In 1999 Anat self-produced her first CD, Peel, that features an all-original program.  The CD received excellent reviews, giving her the impetus to form a working band.  But little did she know that the collaboration she would form with drummer Roland Schneider and bassist Gary Wang would continue to be her main vehicle of expression over a decade later.  Having created a strong presence on the New York jazz scene, the Anat Fort Trio has traveled extensively in the US, Canada, Europe and Israel to play the most prestigious jazz venues and festivals such as the Montreal Jazz Festival, JVC Jazz Festival, The Opera House in Tel Aviv, NDR Rolf-Liebbermann studio in Hamburg, among many others.

Anat received two composition grants from the "Jerome Foundation" and one from "Meet the Composer". She has received commissions to compose pieces for orchestra and improvisational piano (Tzohar, 2000), chamber ensemble (Ketanot, 2002), choir and jazz trio (Mekayitz El Kayitz, 2007) and many more.  She has played with many jazz greats such as Paul Motian, Ed Schuller and Perry Robinson with whom she recorded her second CD, A Long Story in 2004. This collaboration brought her to the attention of ECM Records producer Manfred Eicher who decided to produce the recording without their having initially been in the studio; a rare occurrence.  The CD came out in 2007 and received outstanding reviews worldwide.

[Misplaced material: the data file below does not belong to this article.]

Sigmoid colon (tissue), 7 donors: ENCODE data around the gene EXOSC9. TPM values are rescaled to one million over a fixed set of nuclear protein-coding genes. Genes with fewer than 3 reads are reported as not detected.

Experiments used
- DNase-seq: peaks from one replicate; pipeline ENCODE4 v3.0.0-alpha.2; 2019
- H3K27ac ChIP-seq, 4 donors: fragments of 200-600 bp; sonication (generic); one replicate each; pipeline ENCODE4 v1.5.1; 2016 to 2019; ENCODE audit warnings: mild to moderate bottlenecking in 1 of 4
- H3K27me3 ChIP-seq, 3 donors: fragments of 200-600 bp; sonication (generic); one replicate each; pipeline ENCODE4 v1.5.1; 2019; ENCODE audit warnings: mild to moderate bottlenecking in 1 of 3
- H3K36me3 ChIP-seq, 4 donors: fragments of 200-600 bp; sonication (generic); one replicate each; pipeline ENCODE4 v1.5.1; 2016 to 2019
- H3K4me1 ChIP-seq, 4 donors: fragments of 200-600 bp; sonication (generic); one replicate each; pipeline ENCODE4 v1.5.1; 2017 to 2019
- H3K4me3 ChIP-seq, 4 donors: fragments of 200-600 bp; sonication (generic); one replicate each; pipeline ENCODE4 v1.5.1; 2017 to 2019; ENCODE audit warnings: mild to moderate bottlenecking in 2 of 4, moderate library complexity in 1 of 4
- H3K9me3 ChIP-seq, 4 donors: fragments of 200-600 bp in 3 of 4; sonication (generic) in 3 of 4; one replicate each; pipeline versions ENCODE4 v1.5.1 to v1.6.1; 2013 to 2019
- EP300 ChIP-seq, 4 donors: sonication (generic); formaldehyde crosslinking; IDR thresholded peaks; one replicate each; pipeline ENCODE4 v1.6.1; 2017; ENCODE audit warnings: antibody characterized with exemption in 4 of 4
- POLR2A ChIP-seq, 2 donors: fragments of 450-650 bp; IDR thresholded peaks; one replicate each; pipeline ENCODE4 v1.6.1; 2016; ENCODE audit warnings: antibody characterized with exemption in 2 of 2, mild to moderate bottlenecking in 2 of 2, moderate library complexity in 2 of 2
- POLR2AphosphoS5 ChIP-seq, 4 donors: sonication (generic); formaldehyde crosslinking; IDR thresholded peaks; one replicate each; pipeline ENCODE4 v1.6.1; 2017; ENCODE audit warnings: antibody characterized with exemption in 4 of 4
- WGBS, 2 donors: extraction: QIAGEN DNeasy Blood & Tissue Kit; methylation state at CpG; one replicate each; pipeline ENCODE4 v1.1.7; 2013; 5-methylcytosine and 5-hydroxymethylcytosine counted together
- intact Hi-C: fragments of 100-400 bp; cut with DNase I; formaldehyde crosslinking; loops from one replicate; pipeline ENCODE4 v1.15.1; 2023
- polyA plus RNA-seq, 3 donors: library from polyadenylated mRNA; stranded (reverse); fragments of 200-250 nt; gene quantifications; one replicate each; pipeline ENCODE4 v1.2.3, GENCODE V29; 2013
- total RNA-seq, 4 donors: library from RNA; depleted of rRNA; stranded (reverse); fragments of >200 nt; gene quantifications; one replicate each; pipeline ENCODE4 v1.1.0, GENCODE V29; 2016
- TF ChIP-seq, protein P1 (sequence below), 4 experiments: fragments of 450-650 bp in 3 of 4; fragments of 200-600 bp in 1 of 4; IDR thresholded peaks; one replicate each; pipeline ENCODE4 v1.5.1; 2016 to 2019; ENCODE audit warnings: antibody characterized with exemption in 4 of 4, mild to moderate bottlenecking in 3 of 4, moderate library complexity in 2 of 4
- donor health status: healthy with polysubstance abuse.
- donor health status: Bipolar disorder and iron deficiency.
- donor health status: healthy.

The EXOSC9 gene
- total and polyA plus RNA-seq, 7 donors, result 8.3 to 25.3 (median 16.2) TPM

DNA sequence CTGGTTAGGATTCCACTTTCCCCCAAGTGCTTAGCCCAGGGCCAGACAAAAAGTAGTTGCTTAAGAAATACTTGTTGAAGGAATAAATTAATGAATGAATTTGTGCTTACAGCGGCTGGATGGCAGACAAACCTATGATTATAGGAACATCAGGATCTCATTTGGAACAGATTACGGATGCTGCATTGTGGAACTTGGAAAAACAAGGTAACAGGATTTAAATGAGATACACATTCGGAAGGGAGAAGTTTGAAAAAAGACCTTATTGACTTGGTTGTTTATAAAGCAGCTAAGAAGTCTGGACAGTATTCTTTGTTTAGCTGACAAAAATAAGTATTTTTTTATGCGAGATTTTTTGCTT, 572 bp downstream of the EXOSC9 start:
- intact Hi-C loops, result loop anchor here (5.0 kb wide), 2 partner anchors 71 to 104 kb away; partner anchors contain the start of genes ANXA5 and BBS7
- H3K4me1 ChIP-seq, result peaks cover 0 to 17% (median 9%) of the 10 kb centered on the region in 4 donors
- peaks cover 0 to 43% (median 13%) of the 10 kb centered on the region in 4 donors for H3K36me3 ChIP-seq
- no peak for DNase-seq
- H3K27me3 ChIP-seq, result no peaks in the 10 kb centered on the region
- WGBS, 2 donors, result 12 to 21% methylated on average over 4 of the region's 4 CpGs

The success of her first ECM CD resulted in a long-awaited project, the first recording of the Anat Fort Trio: And If.  This recording came out in 2010 and like its predecessors, features all Anat's original compositions.  And If was selected by Slate Magazine as one of the Ten Best Jazz CD's of 2010, an honor she shares with one of her most influential jazz heroes, the legendary Keith Jarrett. The trio is currently touring in support of this new recording.
I think the problem with a lot of the fusion music is that it's extremely predictable, it's a rock rhythm and the solos all play the same stuff and they play it over and over again ...
Ken Burns